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The Legend of Zelda: Twilight Princess

Had the coronavirus pandemic not happened, Free Comic Book Day 2020 would have already taken place. The good news is that the event will still be running this year, and has actually expanded for a full summer experience. And much like we saw with the ARMS comic preview back in 2018 (we’re still waiting on the full version, by the way), there’ll be a Nintendo-related offering.

Free Comic Day 2020 will close out with the The Legend of Zelda: Twilight Princess and Splatoon: Squid Kids Comedy Show manga. Here’s an overview from the official website:

Chinese Nintendo has shared a video that compares The Legend of Zelda: Twilight Princess on NVIDIA Shield before and after the next texture update. Check it out below.

A few days ago, we heard that Zelda: Twilight Princess received an update on the NVIDIA Shield out of the blue. Thanks to deep learning, the game’s textures have been improved across the board.

Chinese Nintendo has now posted a video showcasing the improvements. You can check it out below.

A surprising amount of work has gone into the NVIDIA Shield version of The Legend of Zelda: Twilight Princess – currently a Chinese exclusive.

Twilight Princess came to the device back in December 2017. However, just recently, the game was given a graphical update. By using deep learning, NVIDIA says the quality of over 4,400 textures have been improved.

Here’s a comparison (before the update, then after):

After it was teased last week, pre-orders for the Zelda: Twilight Princess True Form Midna statue have gone live.

Similar to past First 4 Figures offerings, a few different options are up for grabs. Regular, exclusive, and definitive editions are all live on the company’s website.

Their contents are as follows:

First 4 Figures is creating a new statue for Midna’s true form in The Legend of Zelda: Twilight Princess. Yesterday, the company offered a first glimpse with a new video.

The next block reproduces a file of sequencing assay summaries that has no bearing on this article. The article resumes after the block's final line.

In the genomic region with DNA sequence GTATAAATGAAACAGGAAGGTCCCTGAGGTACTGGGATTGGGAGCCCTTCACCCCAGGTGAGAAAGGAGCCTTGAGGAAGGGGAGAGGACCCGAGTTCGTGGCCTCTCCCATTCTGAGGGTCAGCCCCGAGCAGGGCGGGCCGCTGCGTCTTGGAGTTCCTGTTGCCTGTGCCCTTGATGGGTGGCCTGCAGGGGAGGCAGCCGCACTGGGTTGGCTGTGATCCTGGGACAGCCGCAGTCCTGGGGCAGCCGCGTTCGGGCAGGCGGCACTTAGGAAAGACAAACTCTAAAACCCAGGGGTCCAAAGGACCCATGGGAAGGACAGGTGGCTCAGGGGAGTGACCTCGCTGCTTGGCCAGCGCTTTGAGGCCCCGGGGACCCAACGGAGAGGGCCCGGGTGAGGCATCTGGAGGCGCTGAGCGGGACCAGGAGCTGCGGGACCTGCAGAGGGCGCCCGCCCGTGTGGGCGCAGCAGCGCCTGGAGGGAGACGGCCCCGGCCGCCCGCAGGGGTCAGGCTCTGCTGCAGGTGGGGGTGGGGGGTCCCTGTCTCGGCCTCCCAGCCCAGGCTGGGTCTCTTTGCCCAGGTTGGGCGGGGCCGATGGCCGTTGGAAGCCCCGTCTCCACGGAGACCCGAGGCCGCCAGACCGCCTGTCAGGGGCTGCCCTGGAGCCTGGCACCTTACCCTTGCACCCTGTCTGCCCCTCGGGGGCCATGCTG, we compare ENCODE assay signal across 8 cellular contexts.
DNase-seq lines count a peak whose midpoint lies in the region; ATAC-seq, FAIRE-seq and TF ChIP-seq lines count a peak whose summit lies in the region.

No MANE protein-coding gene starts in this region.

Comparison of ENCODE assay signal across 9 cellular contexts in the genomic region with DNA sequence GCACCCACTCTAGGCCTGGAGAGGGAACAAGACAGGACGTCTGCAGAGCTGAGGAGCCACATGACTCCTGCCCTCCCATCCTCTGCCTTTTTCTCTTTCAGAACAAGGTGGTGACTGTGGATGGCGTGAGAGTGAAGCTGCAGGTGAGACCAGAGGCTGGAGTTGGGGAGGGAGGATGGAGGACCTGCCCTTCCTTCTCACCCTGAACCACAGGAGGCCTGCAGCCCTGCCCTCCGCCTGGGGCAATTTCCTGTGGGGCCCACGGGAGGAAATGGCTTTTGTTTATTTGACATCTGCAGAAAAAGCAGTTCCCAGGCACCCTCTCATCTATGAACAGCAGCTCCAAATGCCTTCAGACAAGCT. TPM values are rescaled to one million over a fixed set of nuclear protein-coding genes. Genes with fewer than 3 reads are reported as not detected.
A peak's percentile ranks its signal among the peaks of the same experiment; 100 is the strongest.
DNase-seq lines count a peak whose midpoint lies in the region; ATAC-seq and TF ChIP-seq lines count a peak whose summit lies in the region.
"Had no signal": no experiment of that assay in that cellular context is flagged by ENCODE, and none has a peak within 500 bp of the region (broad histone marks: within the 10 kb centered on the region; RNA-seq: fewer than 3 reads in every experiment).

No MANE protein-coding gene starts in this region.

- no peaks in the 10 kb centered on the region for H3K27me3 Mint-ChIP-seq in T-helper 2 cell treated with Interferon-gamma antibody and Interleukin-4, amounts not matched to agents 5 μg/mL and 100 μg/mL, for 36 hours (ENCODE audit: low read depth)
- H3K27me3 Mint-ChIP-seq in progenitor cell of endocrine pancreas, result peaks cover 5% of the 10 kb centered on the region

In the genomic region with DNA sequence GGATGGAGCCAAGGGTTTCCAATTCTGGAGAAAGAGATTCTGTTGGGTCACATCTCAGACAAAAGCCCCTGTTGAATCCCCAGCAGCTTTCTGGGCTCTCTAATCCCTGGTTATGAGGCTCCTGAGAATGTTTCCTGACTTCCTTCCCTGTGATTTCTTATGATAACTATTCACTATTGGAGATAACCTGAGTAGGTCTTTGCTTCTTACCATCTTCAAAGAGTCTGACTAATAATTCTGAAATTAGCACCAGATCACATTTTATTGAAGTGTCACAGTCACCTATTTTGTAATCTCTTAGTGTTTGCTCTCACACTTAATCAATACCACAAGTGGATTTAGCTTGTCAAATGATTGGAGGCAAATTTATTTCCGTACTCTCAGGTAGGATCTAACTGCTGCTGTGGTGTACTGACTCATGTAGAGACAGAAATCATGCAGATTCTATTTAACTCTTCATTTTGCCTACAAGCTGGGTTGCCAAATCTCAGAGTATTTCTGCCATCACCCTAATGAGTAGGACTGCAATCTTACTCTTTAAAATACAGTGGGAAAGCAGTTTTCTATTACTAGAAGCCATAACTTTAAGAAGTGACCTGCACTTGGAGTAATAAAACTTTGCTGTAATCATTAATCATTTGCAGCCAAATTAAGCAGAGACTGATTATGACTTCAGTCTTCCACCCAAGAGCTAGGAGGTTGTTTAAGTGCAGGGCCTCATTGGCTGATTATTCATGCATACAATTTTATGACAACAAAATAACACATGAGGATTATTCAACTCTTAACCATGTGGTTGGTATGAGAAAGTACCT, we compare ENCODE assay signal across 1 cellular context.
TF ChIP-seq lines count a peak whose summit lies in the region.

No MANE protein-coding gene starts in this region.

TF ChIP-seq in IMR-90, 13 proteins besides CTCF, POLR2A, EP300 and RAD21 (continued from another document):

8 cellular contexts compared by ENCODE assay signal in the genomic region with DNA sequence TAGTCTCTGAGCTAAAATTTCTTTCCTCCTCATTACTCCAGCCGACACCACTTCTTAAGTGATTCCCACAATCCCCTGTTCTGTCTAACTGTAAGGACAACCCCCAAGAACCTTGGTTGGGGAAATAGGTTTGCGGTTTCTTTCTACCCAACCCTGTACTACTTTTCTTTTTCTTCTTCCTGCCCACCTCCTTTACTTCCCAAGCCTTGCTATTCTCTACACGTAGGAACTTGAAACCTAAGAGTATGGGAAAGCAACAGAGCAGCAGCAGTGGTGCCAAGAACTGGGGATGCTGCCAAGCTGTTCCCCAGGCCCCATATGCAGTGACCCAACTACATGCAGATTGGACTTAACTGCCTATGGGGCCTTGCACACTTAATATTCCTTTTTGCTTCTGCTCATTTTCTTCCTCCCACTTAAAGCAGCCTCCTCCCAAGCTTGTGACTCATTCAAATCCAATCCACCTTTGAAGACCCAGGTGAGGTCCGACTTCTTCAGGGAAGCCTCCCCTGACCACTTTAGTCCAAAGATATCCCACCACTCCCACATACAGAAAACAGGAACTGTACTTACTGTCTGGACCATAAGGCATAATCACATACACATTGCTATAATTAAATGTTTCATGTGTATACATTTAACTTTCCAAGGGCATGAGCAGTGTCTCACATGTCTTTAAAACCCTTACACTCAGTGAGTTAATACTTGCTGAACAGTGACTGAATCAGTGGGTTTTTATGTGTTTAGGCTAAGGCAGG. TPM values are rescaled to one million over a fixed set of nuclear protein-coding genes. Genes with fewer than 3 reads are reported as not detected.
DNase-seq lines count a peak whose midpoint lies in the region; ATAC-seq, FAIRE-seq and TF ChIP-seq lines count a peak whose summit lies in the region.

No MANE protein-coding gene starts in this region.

Pre-orders for the statue will be going live on May 11. We’ll be sure to bring you all of the relevant information next week.

Nintendo teamed up with NVIDIA to bring GameCube and Wii titles to the NVIDIA Shield in China. Folks are now getting their hands on the device, and an interesting discovery appears to have been made.

Speedrunner Pheenoh is one such person with access to the new version of the NVIDIA Shield. He came across some changes after streaming Zelda: Twilight Princess for over eight hours, such as how Epona and Link cannot be renamed at the start of a new game. It also loads very fast – apparently even quicker than Twilight Princess HD on Wii U.

The Legend of Zelda: Breath of the Wild reached a major milestone in Japan this past week. Based on the latest data from Media Create, it has now outsold Twilight Princess.

Media Create has Breath of the Wild selling a total 576,067 units on Switch. You can add another 133,024 copies for the Wii U version. We should also note that Media Create hasn’t provided an update for the Wii U version in quite some time, so the sales there should be even higher.

A few years ago, Nintendo and Dark Horse brought out The Legend of Zelda: Hyrule Historia. The book showed a bunch of concept art from the series, including Twilight Princess. There were many interesting designs depicted for characters such as Link. In some of the drawings, Link looked quite a bit older than his final version in the game. Now we have an idea about the potential age Nintendo was thinking about.

Nintendo artists Yusuke Nakano and Satoru Takizawa spoke about designing Link for Twilight Princess in the new Zelda: Art & Artifacts book. Nakano touched on how Nintendo considered making the character “twenty-five… maybe even thirty.” The intent was “making him quite sturdy”

Also worth mentioning, when designing Wolf Link, Takizawa noted how Nintendo thought about giving him a wolf cut hairstyle, “which would have given him a more wolfish look.”

Here’s the full transcript about Link’s design in Twilight Princess:

The Legend of Zelda: Twilight Princess wasn’t the game Nintendo always intended it to be. Initially, development on the project began as a sequel to Wind Waker.

Series producer Eiji Aonuma actually “announced” Wind Waker 2 during a talk at GDC 2004. A slide included in his presentation showed that the game was in the works, though we know that plans ultimately changed.

Now we have some insight into the situation thanks to a new interview from The Legend of Zelda: Art & Artifacts. The book is coming west next February, but it’s out in Japan as “Hyrule Graphics”. And a section of the discussion with artist Satoru Takizawa talks about what happened back in the day.